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Spirals of Contention: Why India was Partitioned in 1947

Spirals of Contention: Why India was Partitioned in 1947

by Satish Saberwal


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This study examines the social and psychological processes that led to the Partition of the Indian subcontinent in 1947. It recognizes the long-term continuities in the idiom of conflict (as well as cooperation), and shows that, by 1900, the conflicts and animosities were gathering a self-aggravating momentum. The book moves back and forth between evidence and general, or theoretical, understanding.

Separateness between Hindus and Muslims grew reciprocally, with hardening religious identities and the growing frequency of incidents of conflict. These skirmishes had several dimensions: symbolic (desecrating places of worship), societal (conversions), and physical (violence against women). As mutual trust declined, a quarter century of negotiations under diverse auspices failed to yield an agreement, and even the framework of the Partition in 1947 was imposed by the colonial rulers.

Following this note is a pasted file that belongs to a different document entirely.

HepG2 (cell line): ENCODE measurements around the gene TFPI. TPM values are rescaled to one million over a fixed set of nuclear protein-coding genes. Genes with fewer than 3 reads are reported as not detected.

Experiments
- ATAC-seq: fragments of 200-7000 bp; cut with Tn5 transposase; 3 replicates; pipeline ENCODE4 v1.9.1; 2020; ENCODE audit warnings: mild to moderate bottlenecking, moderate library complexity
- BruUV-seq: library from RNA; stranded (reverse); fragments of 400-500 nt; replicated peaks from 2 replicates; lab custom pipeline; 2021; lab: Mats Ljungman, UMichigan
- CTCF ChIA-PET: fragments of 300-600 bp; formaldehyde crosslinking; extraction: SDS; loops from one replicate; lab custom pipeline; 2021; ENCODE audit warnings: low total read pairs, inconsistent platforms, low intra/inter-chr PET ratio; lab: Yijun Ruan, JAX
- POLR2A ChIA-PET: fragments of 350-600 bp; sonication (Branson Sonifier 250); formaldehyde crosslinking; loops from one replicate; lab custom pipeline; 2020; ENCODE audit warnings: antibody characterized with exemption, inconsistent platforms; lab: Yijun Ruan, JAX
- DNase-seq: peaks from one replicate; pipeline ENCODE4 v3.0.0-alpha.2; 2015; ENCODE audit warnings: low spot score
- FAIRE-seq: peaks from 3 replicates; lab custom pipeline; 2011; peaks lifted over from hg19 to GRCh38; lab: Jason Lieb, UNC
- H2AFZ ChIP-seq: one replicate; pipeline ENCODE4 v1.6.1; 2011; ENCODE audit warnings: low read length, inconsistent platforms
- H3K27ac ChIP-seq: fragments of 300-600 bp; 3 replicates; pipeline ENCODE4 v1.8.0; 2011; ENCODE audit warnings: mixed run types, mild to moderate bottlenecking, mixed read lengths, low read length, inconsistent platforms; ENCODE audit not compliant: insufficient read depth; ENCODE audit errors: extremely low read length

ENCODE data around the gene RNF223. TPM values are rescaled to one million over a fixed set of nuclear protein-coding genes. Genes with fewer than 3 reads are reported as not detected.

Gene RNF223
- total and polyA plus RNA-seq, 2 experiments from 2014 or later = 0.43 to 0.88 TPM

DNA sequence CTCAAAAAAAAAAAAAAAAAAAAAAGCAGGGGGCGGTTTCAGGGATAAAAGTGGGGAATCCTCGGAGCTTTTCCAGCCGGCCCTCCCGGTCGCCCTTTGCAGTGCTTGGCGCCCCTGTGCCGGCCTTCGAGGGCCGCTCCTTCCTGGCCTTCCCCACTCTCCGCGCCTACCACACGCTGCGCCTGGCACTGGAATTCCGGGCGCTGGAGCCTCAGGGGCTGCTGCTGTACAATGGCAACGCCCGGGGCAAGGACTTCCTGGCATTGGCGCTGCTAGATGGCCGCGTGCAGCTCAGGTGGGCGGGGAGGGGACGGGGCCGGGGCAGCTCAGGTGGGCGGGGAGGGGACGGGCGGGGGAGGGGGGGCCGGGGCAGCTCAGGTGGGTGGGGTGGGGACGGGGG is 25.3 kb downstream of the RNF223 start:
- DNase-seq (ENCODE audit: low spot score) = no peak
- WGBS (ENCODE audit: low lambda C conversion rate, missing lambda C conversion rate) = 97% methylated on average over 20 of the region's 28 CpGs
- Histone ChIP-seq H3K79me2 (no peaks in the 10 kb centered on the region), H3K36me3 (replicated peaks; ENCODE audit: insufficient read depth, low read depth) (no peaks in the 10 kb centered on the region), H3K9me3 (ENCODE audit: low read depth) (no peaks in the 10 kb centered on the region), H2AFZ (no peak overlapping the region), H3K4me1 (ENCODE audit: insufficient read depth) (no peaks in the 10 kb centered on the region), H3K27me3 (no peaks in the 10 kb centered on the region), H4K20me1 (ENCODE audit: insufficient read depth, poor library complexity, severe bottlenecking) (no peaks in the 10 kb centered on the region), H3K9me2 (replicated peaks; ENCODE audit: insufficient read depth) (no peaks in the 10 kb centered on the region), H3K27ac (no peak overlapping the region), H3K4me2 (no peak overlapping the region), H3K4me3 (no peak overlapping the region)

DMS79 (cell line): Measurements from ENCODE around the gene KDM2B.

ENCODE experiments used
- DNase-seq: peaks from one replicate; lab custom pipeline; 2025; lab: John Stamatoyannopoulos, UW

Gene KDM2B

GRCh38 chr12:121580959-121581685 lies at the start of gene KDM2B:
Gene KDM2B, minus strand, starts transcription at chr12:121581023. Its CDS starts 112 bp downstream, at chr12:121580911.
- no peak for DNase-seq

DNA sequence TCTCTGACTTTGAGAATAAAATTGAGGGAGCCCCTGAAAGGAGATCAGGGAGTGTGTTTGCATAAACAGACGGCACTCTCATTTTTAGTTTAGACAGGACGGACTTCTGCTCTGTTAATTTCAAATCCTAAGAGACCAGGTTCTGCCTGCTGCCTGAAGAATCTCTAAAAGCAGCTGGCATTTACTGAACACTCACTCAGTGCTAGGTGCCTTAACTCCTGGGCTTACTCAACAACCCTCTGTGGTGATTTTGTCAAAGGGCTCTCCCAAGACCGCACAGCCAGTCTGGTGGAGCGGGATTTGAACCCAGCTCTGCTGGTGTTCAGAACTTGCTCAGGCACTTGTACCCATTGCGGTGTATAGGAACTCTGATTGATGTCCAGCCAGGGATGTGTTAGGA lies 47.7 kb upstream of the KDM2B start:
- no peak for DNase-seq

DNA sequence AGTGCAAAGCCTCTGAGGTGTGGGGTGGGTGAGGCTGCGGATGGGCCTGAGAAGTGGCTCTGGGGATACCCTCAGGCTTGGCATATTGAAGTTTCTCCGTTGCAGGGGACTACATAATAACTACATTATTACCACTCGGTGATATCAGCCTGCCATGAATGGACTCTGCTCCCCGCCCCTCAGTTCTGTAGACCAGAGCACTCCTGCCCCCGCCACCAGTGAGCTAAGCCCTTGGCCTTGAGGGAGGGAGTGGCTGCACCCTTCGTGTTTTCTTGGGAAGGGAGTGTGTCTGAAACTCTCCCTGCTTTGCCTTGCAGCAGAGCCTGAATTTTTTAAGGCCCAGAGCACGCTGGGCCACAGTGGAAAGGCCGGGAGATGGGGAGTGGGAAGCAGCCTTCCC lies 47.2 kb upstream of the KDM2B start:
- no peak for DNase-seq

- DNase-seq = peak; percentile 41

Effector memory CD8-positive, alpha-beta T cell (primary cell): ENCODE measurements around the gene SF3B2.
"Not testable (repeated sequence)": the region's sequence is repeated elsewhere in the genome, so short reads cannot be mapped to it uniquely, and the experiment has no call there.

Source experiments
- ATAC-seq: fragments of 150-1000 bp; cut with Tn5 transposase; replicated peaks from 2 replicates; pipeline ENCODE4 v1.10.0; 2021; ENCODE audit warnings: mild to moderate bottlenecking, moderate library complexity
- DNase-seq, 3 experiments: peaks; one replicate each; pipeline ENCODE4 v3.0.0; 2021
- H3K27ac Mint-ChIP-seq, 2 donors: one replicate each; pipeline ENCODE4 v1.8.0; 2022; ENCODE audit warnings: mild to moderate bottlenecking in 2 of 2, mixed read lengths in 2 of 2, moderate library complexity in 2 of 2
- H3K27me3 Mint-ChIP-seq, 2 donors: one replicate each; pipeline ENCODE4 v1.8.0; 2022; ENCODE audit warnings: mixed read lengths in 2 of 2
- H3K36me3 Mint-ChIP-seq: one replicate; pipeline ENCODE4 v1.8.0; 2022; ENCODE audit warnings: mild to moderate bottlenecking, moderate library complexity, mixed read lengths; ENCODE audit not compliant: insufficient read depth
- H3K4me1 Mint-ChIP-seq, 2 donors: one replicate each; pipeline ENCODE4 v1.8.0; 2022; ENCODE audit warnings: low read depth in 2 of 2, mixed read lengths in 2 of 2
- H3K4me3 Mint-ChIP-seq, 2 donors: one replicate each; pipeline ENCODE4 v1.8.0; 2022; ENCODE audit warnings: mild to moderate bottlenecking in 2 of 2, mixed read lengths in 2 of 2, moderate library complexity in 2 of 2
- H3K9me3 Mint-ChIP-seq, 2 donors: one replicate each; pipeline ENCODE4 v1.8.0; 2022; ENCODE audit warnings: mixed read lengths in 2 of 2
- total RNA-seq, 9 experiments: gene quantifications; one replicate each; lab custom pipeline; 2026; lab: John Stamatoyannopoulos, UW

A theoretically informed study, this book takes a comparative stance along several axes. Recognizing long-term continuities in the idiom of conflict (as well as of cooperation), it will be of interest to students of conflicts, Partitions, history, sociology, and South Asian studies.

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Product Details

ISBN-13: 9780415467353
Publisher: Taylor & Francis
Publication date: 12/31/2007
Pages: 236
Product dimensions: 5.44(w) x 8.50(h) x (d)

About the Author

Satish Saberwal was formerly Professor of Sociology, Centre for Historical Studies, Jawaharlal Nehru University, New Delhi.

Table of Contents

Contents. Preface. Acknowledgements 1. Introduction 2. Medieval legacy 3. Facing the future 1 4. Facing the future 2 5. Nineteenth century anxieties 6. Parallel processes 7. Drifting apart 8. Concluding review. Bibliography. Index

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